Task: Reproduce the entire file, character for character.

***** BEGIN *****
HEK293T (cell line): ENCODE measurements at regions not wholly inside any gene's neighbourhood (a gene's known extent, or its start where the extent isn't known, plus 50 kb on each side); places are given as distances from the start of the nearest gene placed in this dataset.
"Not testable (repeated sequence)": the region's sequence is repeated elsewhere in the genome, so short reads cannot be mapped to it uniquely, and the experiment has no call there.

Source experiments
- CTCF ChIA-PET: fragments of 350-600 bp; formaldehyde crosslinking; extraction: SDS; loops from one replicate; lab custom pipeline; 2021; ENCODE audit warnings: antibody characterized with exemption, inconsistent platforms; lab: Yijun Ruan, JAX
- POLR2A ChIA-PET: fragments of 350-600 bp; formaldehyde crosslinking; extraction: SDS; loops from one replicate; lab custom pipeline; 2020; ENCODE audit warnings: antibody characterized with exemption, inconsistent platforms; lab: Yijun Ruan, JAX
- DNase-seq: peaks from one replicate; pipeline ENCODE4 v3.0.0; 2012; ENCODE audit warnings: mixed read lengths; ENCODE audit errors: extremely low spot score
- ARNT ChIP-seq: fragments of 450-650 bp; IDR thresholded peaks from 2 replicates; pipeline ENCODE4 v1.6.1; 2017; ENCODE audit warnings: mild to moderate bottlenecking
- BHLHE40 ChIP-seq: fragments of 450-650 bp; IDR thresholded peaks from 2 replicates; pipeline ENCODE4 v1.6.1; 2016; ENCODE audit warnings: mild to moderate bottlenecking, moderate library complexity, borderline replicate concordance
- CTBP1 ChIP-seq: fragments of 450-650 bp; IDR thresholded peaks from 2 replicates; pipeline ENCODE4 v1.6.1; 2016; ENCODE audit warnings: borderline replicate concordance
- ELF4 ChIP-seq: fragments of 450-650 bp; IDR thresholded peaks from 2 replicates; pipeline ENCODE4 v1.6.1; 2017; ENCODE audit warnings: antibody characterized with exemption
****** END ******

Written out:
HEK293T (cell line): ENCODE measurements at regions not wholly inside any gene's neighbourhood (a gene's known extent, or its start where the extent isn't known, plus 50 kb on each side); places are given as distances from the start of the nearest gene placed in this dataset.
"Not testable (repeated sequence)": the region's sequence is repeated elsewhere in the genome, so short reads cannot be mapped to it uniquely, and the experiment has no call there.

Source experiments
- CTCF ChIA-PET: fragments of 350-600 bp; formaldehyde crosslinking; extraction: SDS; loops from one replicate; lab custom pipeline; 2021; ENCODE audit warnings: antibody characterized with exemption, inconsistent platforms; lab: Yijun Ruan, JAX
- POLR2A ChIA-PET: fragments of 350-600 bp; formaldehyde crosslinking; extraction: SDS; loops from one replicate; lab custom pipeline; 2020; ENCODE audit warnings: antibody characterized with exemption, inconsistent platforms; lab: Yijun Ruan, JAX
- DNase-seq: peaks from one replicate; pipeline ENCODE4 v3.0.0; 2012; ENCODE audit warnings: mixed read lengths; ENCODE audit errors: extremely low spot score
- ARNT ChIP-seq: fragments of 450-650 bp; IDR thresholded peaks from 2 replicates; pipeline ENCODE4 v1.6.1; 2017; ENCODE audit warnings: mild to moderate bottlenecking
- BHLHE40 ChIP-seq: fragments of 450-650 bp; IDR thresholded peaks from 2 replicates; pipeline ENCODE4 v1.6.1; 2016; ENCODE audit warnings: mild to moderate bottlenecking, moderate library complexity, borderline replicate concordance
- CTBP1 ChIP-seq: fragments of 450-650 bp; IDR thresholded peaks from 2 replicates; pipeline ENCODE4 v1.6.1; 2016; ENCODE audit warnings: borderline replicate concordance
- ELF4 ChIP-seq: fragments of 450-650 bp; IDR thresholded peaks from 2 replicates; pipeline ENCODE4 v1.6.1; 2017; ENCODE audit warnings: antibody characterized with exemption